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MedicalExpress

Print version ISSN 2318-8111On-line version ISSN 2358-0429

MedicalExpress (São Paulo, online) vol.1 no.3 São Paulo May/June 2014

https://doi.org/10.5935/MedicalExpress.2014.03.05 

ORIGINAL RESEARCH

Effectiveness of sperm washing by discontinuous density gradient centrifugation to remove antibodies bound to the sperm membrane

Danielle Schneider1 

Cinthia Feijo1 

Sidney Verza Jr1 

Sandro Esteves1 

1Androfert, Campinas, Brazil


ABSTRACT

OBJECTIVE:

We evaluated the effectiveness of sperm washing using the discontinuous two-layer density gradient centrifugation method to remove antisperm antibodies attached to the sperm surface.

METHOD:

We prospectively enrolled sixty-six men with unexplained infertility who were seeking evaluation. Each patient delivered one semen specimen for the study. We determined antisperm antibody levels using the direct immunobeads test. Specimens were classified into two groups according to the pre-washing levels of antibody-bound spermatozoa: group 1 (low antisperm antibodies levels, immunobeads test < 20%; n = 54), and group 2 (high antisperm antibodies levels, immunobeads test > 20%; n = 12). Sperm washing was carried out using the discontinuous two-layer colloidal density gradient centrifugation method. Pre- and post-wash levels of antisperm antibodies were compared in the groups.

RESULTS:

The pre- and post-wash percentage of spermatozoa with antisperm antibodies attached to their surface was 11% and 6.5% in group 1 (mean difference = 40%; p < 0.01), and 30% and 19.5% in group 2 (mean difference = 36.8%, p = 0.02), respectively. The effectiveness of density gradient centrifugation in removing antisperm antibodies was not different between the groups, but individual variations from - 52.3% to -3.9% were observed.

CONCLUSIONS:

Sperm washing by density gradient centrifugation is an overall effective method to remove antibodies bound to sperm membranes, regardless of the levels of antisperm antibodies in the neat semen. Due to an inter-individual variation in the effectiveness of the method, we recommend that each patient be tested before applying sperm washing by density gradient centrifugation in intrauterine insemination.

KEYWORDS: Antibodies; sperm; sperm washing; immunobead test; male infertility.

INTRODUCTION

Antigens are expressed on developing spermatocytes and spermatids during spermatogenesis.1 Sperm production takes place as a developmental syncytium protected from recognition by the blood-testis barrier1. Rupture of the blood-testis barrier and exposure of sperm antigens to the immune system may occur in cases of obstructive, inflammatory, or traumatic injury of the male genital tract. Exposure of such antigens to immunocompetent cells leads to the formation of antisperm antibodies (ASA).2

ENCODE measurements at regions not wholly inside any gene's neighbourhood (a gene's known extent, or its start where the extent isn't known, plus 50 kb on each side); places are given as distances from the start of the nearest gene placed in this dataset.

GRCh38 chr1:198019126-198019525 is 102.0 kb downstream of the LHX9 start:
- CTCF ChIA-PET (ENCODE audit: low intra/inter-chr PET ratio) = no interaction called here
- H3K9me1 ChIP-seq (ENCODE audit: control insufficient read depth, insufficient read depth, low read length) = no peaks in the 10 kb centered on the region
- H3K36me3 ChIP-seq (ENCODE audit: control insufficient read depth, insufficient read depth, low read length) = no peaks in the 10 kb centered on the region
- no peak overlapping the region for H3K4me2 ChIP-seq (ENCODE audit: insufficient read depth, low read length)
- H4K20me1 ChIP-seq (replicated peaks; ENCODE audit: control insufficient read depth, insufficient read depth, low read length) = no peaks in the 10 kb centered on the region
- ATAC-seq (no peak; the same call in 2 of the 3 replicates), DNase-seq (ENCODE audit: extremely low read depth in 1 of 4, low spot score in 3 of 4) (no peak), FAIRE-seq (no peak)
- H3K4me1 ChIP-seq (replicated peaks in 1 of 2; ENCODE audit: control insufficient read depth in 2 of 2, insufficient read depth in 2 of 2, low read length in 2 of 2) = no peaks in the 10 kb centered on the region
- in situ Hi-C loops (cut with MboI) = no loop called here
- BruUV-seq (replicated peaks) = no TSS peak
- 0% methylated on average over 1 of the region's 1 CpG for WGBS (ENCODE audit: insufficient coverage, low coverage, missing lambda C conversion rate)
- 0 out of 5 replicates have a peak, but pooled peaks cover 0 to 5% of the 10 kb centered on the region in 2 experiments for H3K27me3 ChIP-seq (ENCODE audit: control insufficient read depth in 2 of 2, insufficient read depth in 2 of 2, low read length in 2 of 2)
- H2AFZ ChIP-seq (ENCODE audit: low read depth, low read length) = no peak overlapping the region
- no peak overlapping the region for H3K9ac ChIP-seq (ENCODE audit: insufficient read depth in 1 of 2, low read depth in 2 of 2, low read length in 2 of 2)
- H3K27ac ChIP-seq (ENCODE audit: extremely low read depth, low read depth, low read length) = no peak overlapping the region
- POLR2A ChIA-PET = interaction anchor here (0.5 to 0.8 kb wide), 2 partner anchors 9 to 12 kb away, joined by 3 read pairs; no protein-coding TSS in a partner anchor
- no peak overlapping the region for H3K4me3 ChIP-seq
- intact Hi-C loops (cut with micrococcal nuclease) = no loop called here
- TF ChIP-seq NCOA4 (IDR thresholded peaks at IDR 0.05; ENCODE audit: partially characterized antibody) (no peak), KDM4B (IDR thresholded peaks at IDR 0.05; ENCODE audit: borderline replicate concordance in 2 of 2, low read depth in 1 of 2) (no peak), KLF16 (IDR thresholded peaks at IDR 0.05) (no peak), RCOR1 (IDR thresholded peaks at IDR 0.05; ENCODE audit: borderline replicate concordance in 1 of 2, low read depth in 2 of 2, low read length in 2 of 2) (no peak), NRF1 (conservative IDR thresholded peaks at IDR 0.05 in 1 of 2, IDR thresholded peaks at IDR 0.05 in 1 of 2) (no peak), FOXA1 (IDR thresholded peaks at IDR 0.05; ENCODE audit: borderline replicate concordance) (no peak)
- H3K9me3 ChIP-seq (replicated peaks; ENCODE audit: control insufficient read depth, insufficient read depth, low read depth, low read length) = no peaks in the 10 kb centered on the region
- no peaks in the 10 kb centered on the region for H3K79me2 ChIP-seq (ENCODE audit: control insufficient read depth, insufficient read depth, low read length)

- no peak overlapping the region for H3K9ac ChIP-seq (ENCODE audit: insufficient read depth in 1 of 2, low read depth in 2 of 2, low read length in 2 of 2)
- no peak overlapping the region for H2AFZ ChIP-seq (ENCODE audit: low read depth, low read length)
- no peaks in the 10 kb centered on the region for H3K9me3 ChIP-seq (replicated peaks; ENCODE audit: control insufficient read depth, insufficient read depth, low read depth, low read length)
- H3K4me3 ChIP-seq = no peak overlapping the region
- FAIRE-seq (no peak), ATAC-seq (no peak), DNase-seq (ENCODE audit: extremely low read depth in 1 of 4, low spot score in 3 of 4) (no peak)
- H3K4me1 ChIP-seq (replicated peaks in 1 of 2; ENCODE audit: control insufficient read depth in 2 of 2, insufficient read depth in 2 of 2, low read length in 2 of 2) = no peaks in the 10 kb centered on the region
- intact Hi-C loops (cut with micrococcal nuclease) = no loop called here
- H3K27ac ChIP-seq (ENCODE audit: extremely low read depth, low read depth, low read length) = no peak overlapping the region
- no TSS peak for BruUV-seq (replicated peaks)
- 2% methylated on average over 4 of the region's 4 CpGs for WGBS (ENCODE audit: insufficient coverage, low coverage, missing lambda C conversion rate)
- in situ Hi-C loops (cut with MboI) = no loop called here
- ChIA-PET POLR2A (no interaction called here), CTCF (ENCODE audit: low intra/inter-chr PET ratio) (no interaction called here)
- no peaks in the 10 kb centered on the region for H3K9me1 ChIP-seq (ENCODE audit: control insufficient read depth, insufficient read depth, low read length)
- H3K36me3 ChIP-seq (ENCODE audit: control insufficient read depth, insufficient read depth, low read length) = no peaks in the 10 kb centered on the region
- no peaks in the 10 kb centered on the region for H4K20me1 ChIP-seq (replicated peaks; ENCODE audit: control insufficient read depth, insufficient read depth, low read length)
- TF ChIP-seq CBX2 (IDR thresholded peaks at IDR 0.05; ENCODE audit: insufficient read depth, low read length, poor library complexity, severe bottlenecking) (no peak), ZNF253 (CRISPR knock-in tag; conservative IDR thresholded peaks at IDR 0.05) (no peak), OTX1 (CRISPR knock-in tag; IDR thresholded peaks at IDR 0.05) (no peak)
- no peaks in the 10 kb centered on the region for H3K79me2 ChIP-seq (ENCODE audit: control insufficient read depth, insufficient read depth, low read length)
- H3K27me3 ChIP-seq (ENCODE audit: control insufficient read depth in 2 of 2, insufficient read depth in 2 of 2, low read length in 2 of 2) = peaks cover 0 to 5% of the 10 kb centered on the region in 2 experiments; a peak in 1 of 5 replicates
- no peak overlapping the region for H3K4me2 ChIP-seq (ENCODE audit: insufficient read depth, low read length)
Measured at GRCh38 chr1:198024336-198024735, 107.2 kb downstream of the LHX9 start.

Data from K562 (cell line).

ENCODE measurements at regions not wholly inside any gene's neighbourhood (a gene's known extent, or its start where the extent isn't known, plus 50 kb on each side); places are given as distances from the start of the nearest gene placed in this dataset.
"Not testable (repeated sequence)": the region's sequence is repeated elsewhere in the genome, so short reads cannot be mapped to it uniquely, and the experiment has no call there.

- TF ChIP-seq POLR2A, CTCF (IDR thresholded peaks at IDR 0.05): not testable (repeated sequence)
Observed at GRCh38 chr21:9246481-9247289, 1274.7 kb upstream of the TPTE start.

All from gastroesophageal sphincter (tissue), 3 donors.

Antisperm antibodies have been associated with sperm agglutination and immobilization, which impair the progressive movement of the male gamete through the female genital tract.2 ASA can also affect sperm-oocyte interaction by impairing sperm capacitation and acrosome reaction.3,4 Embryo arrest at the cleavage state has also been observed when autoimmunity is activated against sperm antigens.5

Several strategies have been attempted to minimize the deleterious effects of ASA-mediated infertility. Medication,6,7 sperm washing combined with intrauterine insemination (IUI),8in vitro fertilization (IVF),9-11 and intracytoplasmic sperm injection (ICSI)12-14 have been reported with varying success rates. Studies focusing on the effectiveness of sperm washing to remove ASA have been performed in the past with conflicting results.8,15,16 Sperm washing techniques using more efficient and less toxic colloidal gradients, however, have been introduced over the last years, aiming to optimize the effectiveness of the method to select the best fraction of spermatozoa for assisted reproductive techniques.17

In this study, we evaluated the effectiveness of sperm washing by discontinuous two-layer silica-coated colloidal density gradient centrifugation in removing antisperm antibodies from the sperm surface.

METHOD

Patient selection criteria

In this prospective study, we enrolled sixty-six men with unexplained infertility seeking evaluation. All individuals agreed to deliver a single semen specimen by masturbation after a period of ejaculatory abstinence of 2-3 days. Institutional review board approval was obtained prior to conducting the research.

Direct Immunobeads Binding Test (IBT)

Determination of antisperm antibodies in the semen, both before and after sperm washing, was performed by the direct Immunobeads Binding Test (IBT, H + L, Biorad-Irvine Scientific, Santa Ana, USA).18 Immunobeads are polyacrylamide microspheres coated by human anti-immunoglobulins of classes IgA, IgG and IgM combined. The beads have an equal affinity for human immunoglobulins irrespective of the class. Immunobeads adhere to light or heavy antibody-chains. The test is termed 'direct' when it investigates the presence of ASA on the surface of motile spermatozoa.2 An aliquot containing 8-10 million motile sperm was removed from the neat semen and the post-wash sperm suspension to test for ASA. Specimens containing spermatozoa to be tested as well as the immunobead suspension were diluted with phosphate buffer saline (PBS, Irvine Scientific, USA, 1:2 v/v) supplemented with 0.3% bovine albumin (Irvine Scientific, USA), and washed by centrifugation at 600g for 20 minutes. Both sperm and immunobead pellets were resuspended in 100 µL and 50 µl of PBS supplemented with 5% BSA, respectively. Then, aliquots of 8 ml of both the final sperm suspension and immunobeads were placed on a glass microscope slide and mixed together. A cover glass was placed onto it, and the slides, which were prepared in duplicate, were left for incubation in a humid chamber for 8 minutes at room temperature. Lastly, slides were analyzed under phase-contrast microscopy at Χ400 magnification to check for the presence of beads bound to the sperm surface,18,19,20 as illustrated in Fig. 1. Only motile spermatozoa were evaluated, and at least 400 cells were analyzed. The same observer (CF) performed all readings. Results were expressed as the percentage of spermatozoa with beads bound to their membrane, irrespective of the site of binding. Immunoglobulin subtyping was not performed.